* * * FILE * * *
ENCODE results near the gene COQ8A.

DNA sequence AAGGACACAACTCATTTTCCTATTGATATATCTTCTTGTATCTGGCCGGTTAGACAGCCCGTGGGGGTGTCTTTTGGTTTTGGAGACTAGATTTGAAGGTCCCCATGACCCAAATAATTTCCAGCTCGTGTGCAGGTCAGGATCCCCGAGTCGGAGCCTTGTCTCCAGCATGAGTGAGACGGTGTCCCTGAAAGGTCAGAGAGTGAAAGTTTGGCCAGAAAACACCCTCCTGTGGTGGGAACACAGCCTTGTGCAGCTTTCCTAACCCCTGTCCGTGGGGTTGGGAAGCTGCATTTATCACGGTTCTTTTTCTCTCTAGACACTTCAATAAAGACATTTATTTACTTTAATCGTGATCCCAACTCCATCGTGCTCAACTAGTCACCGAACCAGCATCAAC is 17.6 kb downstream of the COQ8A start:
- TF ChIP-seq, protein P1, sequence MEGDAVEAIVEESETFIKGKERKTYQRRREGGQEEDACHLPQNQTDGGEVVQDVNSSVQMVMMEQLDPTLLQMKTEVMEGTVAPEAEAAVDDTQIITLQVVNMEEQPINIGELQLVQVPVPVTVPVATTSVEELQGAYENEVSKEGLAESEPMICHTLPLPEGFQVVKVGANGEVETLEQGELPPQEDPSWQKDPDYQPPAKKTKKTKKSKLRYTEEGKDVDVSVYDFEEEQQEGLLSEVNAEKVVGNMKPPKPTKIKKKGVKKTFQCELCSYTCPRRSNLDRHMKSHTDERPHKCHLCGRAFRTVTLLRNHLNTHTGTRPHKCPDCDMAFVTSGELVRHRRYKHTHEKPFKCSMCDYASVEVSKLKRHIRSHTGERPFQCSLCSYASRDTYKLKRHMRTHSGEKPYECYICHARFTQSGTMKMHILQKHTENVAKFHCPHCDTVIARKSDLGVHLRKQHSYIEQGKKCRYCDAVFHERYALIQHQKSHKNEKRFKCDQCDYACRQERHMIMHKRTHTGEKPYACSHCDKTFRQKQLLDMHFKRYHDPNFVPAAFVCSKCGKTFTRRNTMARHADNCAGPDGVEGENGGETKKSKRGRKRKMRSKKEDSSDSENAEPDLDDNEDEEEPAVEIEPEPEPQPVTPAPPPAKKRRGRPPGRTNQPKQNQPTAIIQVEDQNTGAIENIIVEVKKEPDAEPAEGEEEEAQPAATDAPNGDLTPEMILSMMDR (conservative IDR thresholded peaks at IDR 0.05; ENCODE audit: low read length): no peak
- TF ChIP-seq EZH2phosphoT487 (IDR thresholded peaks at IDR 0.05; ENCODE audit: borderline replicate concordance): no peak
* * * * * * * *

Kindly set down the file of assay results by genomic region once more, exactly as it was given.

ENCODE results near the gene COQ8A.

DNA sequence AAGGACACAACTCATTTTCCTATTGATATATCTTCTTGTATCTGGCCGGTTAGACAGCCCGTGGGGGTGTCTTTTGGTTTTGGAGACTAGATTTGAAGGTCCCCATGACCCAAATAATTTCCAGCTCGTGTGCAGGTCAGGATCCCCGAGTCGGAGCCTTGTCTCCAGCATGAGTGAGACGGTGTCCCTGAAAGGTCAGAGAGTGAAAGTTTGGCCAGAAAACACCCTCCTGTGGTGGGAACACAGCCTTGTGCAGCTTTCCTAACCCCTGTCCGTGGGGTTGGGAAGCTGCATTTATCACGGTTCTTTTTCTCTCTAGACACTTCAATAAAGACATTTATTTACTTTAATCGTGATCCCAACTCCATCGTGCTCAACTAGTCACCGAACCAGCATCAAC is 17.6 kb downstream of the COQ8A start:
- TF ChIP-seq, protein P1, sequence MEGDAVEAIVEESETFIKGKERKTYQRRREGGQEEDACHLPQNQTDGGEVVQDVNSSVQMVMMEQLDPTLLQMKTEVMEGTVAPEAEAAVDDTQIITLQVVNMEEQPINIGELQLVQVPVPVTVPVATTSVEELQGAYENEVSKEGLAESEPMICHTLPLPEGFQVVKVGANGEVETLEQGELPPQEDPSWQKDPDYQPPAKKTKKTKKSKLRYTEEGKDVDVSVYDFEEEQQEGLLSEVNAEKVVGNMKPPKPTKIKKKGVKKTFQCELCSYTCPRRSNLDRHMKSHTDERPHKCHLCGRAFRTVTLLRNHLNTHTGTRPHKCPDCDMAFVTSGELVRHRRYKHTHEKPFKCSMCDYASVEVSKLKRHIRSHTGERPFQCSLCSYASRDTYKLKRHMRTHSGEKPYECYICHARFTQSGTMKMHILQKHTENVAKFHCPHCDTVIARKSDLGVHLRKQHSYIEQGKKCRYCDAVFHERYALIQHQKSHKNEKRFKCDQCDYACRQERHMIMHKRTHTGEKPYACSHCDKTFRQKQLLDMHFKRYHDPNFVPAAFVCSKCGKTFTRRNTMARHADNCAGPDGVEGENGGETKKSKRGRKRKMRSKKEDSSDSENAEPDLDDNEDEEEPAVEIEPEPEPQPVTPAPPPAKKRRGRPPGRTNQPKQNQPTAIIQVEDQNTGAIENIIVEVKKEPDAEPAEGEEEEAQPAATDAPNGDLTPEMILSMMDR (conservative IDR thresholded peaks at IDR 0.05; ENCODE audit: low read length): no peak
- TF ChIP-seq EZH2phosphoT487 (IDR thresholded peaks at IDR 0.05; ENCODE audit: borderline replicate concordance): no peak